How Did You Learn to Draw from Imagination? — Marshall Vandruff

I spent ten years seeking instruction before Drew Struzan and a comic book illustrator pointed me to a few resources that led me, not only to learn how to draw from imagination, but to teach students how without spending ten years.

You learn to draw from imagination by mastering the simple forms - the cube, cylinder and sphere. They take a good deal of work, but when you know them, you can build anything out of them. They also give you control over complex natural and organic objects like human and animal bodies, trees, hair, flowers, and even smoke and splashes of water.

The test for drawing from imagination is this - can you look at a photograph of a person and draw that person convincingly from other angles? Can you “move the camera” around that person without needing to copy what you see? If so, you can draw from imagination.

The secret, just as with a 3D program, is based on perspective. The simplest way to master perspective is to learn the three line systems of a box that track height, width, and depth. Then you can place forms in any position and build within and around them.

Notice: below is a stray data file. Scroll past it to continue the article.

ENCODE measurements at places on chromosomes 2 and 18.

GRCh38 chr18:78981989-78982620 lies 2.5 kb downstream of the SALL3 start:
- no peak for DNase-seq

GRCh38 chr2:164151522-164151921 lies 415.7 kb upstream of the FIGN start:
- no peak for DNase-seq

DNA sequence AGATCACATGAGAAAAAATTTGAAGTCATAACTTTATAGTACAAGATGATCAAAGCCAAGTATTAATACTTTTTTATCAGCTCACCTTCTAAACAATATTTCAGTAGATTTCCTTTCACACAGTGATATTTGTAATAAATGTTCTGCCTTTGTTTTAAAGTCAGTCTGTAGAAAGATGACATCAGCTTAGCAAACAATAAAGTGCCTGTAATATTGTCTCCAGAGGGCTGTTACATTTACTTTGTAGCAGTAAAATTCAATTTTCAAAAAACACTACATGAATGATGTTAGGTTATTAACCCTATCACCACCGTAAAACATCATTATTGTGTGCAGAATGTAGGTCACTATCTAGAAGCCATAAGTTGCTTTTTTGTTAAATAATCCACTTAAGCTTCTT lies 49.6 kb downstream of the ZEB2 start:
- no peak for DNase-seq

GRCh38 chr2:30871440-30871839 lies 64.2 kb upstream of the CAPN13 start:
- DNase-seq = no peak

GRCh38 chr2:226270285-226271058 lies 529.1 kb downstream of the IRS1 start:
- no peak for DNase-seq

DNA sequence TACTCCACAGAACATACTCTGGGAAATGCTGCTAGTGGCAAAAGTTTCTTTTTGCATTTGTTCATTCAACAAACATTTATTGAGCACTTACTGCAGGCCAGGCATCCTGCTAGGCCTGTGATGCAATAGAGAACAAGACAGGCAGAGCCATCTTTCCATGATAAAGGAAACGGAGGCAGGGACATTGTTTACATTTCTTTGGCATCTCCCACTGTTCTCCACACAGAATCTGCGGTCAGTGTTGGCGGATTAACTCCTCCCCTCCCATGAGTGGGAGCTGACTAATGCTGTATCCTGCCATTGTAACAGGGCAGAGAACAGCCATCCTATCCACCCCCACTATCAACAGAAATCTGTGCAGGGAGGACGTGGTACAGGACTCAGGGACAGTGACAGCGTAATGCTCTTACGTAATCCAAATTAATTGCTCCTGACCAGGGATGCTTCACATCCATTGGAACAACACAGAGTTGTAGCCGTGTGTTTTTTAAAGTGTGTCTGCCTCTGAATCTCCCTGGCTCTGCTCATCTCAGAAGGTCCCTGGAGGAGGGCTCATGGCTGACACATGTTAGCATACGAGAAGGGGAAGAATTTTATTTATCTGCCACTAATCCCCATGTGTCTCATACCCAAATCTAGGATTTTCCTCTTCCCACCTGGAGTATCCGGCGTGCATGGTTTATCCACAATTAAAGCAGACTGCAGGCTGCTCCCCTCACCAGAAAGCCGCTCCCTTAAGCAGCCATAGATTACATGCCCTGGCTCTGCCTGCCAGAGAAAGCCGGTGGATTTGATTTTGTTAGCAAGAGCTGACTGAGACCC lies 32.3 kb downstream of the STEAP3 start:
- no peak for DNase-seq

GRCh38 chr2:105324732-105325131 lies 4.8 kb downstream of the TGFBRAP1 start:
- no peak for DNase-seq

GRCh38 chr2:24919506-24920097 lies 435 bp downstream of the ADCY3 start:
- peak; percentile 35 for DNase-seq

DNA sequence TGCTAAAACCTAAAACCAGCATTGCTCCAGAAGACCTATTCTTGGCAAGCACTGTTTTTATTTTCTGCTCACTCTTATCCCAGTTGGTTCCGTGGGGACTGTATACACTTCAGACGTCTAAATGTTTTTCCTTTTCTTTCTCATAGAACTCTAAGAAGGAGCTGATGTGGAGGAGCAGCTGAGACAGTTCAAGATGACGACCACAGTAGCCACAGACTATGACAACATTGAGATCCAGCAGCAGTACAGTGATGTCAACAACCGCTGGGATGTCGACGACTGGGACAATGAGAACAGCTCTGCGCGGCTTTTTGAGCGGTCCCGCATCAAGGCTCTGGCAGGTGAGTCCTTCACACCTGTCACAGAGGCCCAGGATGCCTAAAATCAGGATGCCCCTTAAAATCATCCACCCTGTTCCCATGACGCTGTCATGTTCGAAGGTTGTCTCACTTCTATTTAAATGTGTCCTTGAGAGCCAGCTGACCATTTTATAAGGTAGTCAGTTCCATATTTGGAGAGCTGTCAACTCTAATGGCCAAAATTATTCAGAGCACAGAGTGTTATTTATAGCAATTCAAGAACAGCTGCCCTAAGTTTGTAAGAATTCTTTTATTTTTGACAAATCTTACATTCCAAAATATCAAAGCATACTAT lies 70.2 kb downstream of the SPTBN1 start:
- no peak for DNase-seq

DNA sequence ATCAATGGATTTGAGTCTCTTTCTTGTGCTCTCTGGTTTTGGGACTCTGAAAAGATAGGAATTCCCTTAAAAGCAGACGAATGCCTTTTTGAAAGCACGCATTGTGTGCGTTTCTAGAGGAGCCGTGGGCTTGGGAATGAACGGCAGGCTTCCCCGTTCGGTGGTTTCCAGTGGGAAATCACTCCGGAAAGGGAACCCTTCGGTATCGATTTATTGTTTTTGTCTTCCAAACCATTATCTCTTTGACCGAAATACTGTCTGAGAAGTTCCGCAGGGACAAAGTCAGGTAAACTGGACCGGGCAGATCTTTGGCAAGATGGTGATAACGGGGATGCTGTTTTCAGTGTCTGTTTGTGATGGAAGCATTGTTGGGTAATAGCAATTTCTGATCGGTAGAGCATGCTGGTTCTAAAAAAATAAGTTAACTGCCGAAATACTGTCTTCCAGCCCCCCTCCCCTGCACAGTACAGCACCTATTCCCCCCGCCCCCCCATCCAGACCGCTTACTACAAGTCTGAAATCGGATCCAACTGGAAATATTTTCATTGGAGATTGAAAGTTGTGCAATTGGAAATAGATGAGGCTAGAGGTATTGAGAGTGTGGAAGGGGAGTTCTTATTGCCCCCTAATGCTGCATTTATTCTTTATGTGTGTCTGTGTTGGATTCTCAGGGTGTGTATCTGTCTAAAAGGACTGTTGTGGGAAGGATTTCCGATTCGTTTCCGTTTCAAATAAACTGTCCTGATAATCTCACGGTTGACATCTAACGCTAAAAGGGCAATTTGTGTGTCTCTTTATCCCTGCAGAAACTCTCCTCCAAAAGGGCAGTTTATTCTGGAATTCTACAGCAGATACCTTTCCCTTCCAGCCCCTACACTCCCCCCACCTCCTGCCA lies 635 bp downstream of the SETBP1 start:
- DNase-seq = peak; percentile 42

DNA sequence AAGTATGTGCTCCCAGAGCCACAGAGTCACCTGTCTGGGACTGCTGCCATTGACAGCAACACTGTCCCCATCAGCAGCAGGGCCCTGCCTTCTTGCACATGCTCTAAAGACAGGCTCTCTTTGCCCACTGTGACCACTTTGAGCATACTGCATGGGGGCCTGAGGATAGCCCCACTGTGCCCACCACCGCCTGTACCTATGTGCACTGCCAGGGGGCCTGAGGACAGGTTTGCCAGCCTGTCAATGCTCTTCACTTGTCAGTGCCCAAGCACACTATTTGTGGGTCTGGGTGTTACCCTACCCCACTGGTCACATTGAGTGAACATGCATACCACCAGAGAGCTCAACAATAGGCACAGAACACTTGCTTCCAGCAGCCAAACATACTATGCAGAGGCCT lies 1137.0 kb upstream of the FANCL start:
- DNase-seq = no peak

For 600 years, classic Western art training emphasized this skill, but during my lifetime, universities in the US have largely (almost entirely) neglected it. Entertainment artists have kept it alive in comic book illustration, animation, and concept art for movies and games. In those professions you find most of the old training on how to “make things up” and make them look convincing.

I have recommendations and reviews of resources here:


Observation comes first. That’s why we study anatomy and whatever subject we intend to draw from imagination. But, if the objects and worlds we imagine are in three dimensions, how will we get them onto flat paper until we learn perspective?

Web Site for Marshall Vandruff

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